The law and economics of development focuses its attention on the effects that well-functioning legal and judicial systems have on economic efficiency and development. Adam Smith states in his Lectures on Jurisprudence that a factor that "greatly retarded commerce was the imperfection of the law and the uncertainty in its application" (Smith, 528). Entrenched corrupt practices within the public sector (i.e., official systemic corruption) hamper the clear definition and enforcement of laws, and therefore, as Smith (1978) stated, commerce is impeded.

Systemic corruption within the public sector can be defined as the systematic use of public office for private benefit that results in a reduction in the quality or availability of public goods and services (Buscaglia 1997a). In these cases, corruption is systemic when a government agency only supplies a public good or service if an otherwise unwilling transfer of wealth takes place from an individual or firm to the public sector through bribery, extortion, fraud, or embezzlement.

Rose-Ackerman (1997, 5) states that "widespread corruption is a symptom that the state is functioning poorly." In fact, the entrenched characteristic of official corrupt practices is rooted in the abuse of market or organizational power by public sector officials (Buscaglia 1997a, 277). Many studies have already shown that the presence of perceived corruption retards economic growth, lowers investment, decreases private savings, and hampers political stability (Maoro 1995; Schleifer and Vishny 1993). Moreover, foreign direct investment has demonstrated a special negative reaction to the presence of corruption within the public sectors in developing countries (Leiken 1996); Lambsdorff (1998) shows that the degree of corruption in importing developing countries also affects the trade structure of exporting countries.

Many scholars have provided path-breaking contributions to the economic analysis of corruption. Studies focusing on describing corrupt practices and on analyzing the impact of corruption on economic development are abundant. Low compensation and weak monitoring systems are traditionally considered to be the main causes of corruption. In Becker-Stigler (1974) and Klitgaard (1991), official corruption through bribery of public officials reduces the expected punishment faced by potential criminals and thus hampers deterrence. In this context, increasing the salaries of public enforcers or paying private enforcement agencies for performance or both would tend to improve the quality of enforcement.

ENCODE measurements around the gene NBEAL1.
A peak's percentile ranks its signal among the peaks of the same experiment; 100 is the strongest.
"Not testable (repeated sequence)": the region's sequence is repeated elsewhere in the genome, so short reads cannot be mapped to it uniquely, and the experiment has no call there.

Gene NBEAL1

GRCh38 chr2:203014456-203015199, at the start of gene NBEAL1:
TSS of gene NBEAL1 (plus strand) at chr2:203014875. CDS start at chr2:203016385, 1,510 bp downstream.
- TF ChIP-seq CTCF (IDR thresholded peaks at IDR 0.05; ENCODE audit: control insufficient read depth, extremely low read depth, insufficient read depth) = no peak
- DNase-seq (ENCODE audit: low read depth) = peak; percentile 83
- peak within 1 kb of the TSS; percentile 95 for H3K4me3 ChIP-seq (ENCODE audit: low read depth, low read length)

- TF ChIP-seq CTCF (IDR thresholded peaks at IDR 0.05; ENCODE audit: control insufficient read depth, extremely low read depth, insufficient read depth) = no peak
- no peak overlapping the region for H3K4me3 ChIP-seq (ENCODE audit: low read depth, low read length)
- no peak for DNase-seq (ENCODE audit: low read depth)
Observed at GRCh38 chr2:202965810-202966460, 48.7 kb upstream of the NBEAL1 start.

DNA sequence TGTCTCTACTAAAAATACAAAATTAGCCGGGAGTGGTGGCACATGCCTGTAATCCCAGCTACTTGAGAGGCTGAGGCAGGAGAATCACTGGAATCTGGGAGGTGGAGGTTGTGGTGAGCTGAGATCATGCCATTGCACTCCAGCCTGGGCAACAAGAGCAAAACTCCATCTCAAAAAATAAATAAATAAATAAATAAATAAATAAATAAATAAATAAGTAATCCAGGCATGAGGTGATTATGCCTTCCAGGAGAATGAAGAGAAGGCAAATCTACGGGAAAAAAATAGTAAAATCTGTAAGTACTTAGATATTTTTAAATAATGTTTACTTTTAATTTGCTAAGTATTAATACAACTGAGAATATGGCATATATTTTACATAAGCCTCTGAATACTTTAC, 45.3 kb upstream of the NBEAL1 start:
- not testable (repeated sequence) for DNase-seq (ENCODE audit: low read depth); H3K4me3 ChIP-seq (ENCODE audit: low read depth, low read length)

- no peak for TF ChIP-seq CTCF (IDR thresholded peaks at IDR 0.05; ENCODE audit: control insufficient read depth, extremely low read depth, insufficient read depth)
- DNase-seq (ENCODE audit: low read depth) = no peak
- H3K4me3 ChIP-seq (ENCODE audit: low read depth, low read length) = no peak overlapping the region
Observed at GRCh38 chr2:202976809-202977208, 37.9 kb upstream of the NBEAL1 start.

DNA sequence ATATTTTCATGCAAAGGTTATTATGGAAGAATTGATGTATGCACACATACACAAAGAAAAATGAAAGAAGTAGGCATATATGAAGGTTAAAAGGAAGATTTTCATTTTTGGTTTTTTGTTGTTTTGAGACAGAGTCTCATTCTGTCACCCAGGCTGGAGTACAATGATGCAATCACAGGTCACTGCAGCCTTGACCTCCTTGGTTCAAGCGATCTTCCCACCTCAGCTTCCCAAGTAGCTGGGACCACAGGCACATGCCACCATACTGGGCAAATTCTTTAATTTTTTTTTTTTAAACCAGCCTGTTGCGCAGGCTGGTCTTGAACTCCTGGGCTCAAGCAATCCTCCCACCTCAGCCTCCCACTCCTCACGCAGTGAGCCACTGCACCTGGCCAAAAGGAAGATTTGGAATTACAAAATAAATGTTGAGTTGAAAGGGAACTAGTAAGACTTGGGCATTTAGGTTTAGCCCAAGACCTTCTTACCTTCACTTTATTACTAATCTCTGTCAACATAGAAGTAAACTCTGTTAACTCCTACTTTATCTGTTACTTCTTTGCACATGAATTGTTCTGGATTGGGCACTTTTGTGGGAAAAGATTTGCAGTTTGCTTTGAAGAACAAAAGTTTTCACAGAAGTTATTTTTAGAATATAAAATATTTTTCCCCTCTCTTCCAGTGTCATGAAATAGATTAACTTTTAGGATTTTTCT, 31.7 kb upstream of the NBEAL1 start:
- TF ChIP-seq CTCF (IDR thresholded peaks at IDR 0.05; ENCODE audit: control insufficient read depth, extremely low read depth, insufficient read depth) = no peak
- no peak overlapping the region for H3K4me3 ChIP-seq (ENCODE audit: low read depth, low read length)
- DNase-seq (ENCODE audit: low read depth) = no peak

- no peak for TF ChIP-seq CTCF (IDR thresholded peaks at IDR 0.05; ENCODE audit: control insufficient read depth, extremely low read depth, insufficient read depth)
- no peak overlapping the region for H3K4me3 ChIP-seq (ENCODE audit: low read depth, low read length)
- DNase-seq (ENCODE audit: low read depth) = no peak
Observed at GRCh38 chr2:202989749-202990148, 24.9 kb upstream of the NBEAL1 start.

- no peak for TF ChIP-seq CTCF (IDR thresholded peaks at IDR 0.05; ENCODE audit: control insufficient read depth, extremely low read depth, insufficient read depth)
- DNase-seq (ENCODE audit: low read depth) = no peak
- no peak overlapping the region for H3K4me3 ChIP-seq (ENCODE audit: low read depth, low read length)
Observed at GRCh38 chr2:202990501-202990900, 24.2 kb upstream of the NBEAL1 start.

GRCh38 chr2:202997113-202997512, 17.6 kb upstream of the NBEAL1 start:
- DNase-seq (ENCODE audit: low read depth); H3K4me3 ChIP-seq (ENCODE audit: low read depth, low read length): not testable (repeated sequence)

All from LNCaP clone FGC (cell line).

Rose-Ackerman (1978), Macrae (1982), Shleifer and Vishny (1993), and Maoro (1995) provide alternative approaches to the economic analysis of corruption. In those studies, corruption is considered to be a behavioral phenomena occurring between the state and the market domains. In all cases, they assume that people and firms respond to incentives by taking into account the probability of apprehension and conviction and the severity of punishment (Becker 1993). Of course, in all those studies, ethical attitudes matter. The economic analysis of corruption stresses, however, that, to a lesser or greater degree, people respond to incentives.

The existence of official corruption distorts market systems by introducing uncertainty in social and economic interactions (Andvig 1991). Moreover, official corruption is an essential input for the growth of organized criminal groups with the capacity to pose a significant international security threat through the illicit traffic of, among other things, narcotics, nuclear, chemical, and biological materials, alien smuggling, and international money-laundering operations (Leiken 1996).